Mr. Rekai says the U.S. response to illegal migrants and, more recently, violent drug cartels has inevitably led to increased security at the Canada-U.S. border.

"Some of it has been an aftershock of what's going on at the southern border," he says. "They have so upgraded the protection of the southern border that it has spilled over."

But the black-and-white world of security - the primary concern of Americans - doesn't always mix well with the world of business - the priority of Canadians. Mr. Rekai says he has heard of cases where individuals have been turned back from legitimate work opportunities either because the officer did not believe they had landed a job during this recession, or because of uncertainty over the very definition of work. (If you're a consultant meeting a client on one side of the border, but filing a report back to the other side, do you need a work permit? The answer may not always be consistent on either side of the border.)

U.S. border officers and agents have often found themselves in the position of balancing first-line defence with calls for a less confrontational attitude. Last year, U.S. Representative Norm Dicks of Washington State made headlines when he said patrol agents assigned to the Canadian border should "treat people nicely" and that their "gruffness" was turning people off.

"Professionalism is one of our core values," insists Ms. Dovalina of U.S. Customs and Border Protection. "All of us take a great deal of pride treating everyone with dignity and respect."

Still, it's when things go bad that headlines are made. Most recently, there was the case of Desiderio Fortunato of Coquitlam, B.C., who was pepper-sprayed by a U.S. border guard after he demanded that the guard say "please." Public reaction ranged from anger at the border guard for not being reasonable to criticism of Mr. Fortunato for not doing as he was told.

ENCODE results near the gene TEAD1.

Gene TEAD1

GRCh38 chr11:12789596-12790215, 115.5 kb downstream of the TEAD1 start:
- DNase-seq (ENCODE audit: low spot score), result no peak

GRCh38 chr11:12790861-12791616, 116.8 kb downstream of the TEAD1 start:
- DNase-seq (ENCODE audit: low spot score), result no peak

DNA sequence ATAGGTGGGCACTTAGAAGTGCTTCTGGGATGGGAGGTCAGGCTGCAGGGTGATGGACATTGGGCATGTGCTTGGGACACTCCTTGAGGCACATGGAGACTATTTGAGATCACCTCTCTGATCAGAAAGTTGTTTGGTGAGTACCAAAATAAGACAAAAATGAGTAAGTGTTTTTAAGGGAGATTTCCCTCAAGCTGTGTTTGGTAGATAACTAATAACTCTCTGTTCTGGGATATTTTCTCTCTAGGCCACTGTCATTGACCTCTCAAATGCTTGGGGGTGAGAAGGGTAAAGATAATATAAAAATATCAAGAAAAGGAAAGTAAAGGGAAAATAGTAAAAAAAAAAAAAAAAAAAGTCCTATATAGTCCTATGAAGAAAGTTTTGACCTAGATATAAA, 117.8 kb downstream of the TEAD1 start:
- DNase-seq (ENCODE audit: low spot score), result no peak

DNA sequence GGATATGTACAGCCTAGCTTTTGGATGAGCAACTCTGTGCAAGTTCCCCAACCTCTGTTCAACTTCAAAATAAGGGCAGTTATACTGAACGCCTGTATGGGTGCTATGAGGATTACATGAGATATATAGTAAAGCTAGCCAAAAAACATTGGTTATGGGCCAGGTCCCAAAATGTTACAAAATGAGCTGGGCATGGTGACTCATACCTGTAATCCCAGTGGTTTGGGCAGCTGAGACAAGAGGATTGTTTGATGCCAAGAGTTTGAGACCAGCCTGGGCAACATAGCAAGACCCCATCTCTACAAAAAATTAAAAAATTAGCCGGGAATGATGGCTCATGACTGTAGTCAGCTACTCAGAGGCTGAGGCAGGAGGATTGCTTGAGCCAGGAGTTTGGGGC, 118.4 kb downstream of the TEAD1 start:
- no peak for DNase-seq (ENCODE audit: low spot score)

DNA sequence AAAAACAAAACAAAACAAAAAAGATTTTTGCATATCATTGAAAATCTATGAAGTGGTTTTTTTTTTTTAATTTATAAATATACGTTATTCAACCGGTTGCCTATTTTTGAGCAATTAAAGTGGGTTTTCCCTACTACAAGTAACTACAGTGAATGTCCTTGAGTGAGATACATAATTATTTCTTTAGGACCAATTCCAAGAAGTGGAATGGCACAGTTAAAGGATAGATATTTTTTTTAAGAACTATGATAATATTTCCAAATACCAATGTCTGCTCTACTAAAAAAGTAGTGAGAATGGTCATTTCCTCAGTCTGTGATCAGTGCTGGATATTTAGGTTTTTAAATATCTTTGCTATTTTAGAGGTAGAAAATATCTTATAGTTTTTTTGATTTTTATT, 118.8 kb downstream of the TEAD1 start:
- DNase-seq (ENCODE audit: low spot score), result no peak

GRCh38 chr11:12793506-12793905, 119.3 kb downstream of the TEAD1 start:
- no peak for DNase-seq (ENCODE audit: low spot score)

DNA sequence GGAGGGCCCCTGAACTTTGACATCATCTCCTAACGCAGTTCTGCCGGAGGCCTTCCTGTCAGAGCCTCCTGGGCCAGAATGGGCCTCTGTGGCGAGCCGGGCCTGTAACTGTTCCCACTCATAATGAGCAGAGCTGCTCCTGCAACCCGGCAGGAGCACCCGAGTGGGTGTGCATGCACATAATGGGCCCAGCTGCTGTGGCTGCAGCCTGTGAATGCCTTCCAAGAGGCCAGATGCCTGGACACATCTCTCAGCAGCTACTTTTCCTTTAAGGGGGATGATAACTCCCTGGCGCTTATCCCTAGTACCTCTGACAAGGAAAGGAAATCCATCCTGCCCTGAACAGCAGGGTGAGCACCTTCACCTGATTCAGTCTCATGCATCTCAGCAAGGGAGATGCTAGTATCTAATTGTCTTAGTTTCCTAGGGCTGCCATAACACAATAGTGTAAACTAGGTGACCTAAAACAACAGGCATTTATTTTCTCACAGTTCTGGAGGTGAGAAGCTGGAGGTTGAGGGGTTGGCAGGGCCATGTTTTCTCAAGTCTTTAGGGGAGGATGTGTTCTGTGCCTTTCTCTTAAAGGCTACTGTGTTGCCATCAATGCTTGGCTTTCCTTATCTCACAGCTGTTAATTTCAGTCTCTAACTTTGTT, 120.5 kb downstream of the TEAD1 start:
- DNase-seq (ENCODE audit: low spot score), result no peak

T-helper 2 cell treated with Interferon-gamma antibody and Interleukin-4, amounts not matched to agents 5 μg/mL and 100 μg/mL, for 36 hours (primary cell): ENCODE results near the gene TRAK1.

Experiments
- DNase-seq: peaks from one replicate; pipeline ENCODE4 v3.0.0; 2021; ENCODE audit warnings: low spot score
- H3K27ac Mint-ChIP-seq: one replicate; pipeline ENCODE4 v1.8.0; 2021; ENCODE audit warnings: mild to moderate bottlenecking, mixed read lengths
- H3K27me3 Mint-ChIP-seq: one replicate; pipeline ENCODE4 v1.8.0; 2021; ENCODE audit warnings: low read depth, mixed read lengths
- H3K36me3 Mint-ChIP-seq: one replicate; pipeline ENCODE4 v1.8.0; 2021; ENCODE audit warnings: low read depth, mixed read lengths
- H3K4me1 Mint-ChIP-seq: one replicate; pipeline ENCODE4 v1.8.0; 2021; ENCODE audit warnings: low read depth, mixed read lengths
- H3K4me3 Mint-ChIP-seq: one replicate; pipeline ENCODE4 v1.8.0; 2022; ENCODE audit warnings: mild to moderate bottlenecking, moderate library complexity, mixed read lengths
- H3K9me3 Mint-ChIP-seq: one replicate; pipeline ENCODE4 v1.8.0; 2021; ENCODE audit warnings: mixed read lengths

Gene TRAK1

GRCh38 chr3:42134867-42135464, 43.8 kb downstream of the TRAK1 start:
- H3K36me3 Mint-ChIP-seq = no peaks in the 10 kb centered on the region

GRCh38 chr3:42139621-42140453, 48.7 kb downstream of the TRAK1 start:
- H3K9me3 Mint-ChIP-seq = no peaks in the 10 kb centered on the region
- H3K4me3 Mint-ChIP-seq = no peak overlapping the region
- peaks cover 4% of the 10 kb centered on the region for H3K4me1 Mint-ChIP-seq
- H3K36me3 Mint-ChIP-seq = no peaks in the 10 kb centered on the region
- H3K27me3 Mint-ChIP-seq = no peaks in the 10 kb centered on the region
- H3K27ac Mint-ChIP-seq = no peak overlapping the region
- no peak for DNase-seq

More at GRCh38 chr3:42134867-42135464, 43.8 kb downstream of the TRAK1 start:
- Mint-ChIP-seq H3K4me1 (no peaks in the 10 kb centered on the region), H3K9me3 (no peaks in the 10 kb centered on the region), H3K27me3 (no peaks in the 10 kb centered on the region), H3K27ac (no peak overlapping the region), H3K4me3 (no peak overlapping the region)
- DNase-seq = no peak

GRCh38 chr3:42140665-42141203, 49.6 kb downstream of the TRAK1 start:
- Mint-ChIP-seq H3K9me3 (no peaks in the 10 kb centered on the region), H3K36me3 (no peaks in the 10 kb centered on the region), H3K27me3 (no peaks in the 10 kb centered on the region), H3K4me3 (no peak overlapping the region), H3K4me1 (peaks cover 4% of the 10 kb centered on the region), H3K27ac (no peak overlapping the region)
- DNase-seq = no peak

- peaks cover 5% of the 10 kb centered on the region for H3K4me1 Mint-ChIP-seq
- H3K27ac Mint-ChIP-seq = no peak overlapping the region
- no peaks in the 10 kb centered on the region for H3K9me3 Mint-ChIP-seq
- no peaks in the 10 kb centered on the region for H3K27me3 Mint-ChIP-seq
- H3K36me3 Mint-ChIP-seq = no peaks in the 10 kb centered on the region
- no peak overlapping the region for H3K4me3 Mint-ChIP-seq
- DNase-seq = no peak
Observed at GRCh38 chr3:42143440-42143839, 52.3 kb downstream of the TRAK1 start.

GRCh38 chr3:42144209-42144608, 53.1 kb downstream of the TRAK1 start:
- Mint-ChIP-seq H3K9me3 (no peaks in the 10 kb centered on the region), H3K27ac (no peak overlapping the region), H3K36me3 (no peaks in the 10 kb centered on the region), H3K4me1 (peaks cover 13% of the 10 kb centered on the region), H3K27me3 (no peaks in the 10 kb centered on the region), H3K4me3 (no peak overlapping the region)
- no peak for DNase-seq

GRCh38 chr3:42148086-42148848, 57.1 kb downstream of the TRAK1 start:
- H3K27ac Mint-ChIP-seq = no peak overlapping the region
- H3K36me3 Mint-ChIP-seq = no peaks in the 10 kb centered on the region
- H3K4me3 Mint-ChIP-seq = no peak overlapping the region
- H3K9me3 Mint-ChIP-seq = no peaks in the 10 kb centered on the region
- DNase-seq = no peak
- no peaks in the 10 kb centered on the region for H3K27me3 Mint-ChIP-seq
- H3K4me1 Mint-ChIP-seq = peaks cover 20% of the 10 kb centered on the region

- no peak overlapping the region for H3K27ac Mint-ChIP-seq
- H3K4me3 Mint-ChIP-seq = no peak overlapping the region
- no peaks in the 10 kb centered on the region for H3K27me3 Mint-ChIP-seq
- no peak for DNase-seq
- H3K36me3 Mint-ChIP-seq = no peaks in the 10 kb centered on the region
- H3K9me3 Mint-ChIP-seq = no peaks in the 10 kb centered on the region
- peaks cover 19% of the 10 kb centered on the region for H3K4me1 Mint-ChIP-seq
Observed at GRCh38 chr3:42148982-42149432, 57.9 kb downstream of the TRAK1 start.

Officials on both sides of the border have also been particularly sensitive to issues of racial profiling. In 2007, Canadian Muslim scholar and university professor Munir El-Kassem was flying to an interfaith conference when he was detained by U.S. immigration officials and subjected to such questions as whether he knew Osama bin Laden and whether he believed in Allah or God. London-area MP Glen Pearson took the issue to the House of Commons and Peter MacKay, then foreign affairs minister, eventually took it up with his U.S. counterpart, Condoleezza Rice.

While the southern side of the border may err more on the security side than ease of movement, Mr. Moran of the Canadian Customs and Immigration Union says that's justifiable, given the 2001 attacks.

"I think it takes a non-American to suggest they're going overboard," he says. "We should be as concerned as they are, but it's them it happened to.

"Imagine the [Ressam]scenario in post-9/11 world happening - if somebody gets through who should have been intercepted - the border would shut down airtight. The cost would incalculable."

Omar El-Akkad is a Globe and Mail writer based in Toronto.